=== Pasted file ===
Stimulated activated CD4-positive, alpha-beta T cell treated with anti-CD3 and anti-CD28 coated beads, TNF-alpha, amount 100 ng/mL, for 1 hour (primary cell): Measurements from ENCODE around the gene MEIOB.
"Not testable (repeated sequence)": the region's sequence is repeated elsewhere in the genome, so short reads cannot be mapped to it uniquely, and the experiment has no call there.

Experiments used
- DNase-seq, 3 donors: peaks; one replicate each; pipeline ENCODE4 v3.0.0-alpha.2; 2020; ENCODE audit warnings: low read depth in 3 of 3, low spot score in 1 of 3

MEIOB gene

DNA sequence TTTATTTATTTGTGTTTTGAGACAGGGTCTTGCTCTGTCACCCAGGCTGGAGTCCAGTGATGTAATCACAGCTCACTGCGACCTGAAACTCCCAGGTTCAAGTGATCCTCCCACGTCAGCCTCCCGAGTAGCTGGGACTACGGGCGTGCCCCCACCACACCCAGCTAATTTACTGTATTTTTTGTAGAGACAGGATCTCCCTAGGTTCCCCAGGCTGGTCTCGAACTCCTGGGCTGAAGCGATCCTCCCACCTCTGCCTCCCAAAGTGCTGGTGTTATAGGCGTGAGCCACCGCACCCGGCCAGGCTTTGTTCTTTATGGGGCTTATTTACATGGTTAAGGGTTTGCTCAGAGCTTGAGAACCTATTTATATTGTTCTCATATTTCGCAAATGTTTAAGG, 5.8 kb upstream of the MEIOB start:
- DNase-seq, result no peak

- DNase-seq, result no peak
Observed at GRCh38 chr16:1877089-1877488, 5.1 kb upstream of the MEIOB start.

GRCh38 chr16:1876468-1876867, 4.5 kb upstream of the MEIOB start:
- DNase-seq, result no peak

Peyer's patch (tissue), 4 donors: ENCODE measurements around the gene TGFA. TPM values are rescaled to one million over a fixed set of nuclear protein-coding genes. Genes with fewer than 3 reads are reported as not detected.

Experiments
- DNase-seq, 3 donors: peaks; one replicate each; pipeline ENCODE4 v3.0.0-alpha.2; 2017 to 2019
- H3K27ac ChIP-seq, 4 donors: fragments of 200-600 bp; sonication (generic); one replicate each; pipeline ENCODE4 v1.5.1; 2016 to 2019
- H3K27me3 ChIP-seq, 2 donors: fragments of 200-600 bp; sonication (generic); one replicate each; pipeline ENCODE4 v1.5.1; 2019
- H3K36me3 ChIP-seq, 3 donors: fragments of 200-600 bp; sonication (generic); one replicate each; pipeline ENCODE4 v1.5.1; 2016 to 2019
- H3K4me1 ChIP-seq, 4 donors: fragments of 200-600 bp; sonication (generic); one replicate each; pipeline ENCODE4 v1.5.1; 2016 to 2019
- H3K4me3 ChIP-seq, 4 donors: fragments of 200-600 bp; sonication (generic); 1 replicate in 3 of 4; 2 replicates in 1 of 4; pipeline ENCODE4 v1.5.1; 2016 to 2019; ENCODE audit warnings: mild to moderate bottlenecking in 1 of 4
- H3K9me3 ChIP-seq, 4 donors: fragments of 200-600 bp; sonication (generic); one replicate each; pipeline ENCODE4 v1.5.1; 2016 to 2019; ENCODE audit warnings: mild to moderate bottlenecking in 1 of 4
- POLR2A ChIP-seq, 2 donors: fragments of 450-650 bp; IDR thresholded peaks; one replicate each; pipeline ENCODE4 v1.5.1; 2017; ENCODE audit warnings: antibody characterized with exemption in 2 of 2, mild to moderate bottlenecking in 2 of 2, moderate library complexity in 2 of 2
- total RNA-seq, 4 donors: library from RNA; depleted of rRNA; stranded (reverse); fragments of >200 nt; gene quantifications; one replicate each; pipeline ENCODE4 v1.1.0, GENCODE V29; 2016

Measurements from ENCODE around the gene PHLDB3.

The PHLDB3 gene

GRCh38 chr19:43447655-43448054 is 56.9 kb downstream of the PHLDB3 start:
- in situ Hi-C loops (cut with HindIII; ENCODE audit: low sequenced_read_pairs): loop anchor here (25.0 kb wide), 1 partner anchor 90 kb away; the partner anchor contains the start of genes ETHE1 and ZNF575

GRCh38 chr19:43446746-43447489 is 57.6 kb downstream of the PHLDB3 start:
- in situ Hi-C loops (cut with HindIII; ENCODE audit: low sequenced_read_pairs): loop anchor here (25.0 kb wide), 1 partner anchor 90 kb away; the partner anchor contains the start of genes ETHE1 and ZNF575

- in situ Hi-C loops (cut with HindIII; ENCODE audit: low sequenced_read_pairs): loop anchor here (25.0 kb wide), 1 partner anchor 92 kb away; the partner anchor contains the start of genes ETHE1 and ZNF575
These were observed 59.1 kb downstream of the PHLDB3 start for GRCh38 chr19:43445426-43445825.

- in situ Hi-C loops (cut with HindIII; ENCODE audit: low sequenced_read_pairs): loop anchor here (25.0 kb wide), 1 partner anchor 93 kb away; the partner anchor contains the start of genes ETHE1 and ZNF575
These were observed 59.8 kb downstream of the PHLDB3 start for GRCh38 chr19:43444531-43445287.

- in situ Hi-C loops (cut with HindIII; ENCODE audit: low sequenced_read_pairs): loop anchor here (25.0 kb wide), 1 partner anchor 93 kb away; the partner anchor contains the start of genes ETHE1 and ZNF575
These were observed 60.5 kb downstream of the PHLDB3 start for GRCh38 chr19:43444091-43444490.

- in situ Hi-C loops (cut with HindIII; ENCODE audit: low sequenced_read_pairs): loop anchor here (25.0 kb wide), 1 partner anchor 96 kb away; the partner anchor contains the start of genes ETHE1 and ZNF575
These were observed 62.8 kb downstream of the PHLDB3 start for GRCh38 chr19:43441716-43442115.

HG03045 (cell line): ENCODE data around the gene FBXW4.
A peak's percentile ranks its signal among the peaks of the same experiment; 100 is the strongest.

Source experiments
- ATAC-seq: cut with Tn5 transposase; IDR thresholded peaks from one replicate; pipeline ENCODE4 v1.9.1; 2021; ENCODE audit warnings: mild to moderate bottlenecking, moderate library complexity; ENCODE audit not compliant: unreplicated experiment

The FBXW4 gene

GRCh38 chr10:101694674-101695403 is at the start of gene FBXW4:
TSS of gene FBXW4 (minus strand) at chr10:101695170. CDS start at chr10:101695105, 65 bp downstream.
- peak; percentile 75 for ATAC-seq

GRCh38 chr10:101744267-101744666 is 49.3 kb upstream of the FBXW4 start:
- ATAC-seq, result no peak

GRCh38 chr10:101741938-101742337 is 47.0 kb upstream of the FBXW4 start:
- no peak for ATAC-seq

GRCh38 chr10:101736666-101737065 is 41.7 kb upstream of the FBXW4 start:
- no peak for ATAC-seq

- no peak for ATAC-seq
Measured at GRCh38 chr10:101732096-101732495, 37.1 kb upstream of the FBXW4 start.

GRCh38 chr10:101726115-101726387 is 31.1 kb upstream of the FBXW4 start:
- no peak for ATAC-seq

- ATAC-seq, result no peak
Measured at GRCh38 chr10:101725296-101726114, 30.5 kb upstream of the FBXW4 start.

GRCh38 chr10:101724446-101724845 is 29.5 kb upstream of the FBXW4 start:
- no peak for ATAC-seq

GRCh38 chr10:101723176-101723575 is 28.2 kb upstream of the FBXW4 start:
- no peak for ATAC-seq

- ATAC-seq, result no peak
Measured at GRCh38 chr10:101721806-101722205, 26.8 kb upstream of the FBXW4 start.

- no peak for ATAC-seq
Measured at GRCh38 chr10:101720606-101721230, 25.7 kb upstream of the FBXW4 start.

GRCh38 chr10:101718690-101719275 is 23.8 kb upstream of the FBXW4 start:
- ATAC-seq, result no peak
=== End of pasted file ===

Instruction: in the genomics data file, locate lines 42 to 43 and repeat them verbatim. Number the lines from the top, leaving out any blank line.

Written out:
GRCh38 chr10:101694674-101695403 is at the start of gene FBXW4:
TSS of gene FBXW4 (minus strand) at chr10:101695170. CDS start at chr10:101695105, 65 bp downstream.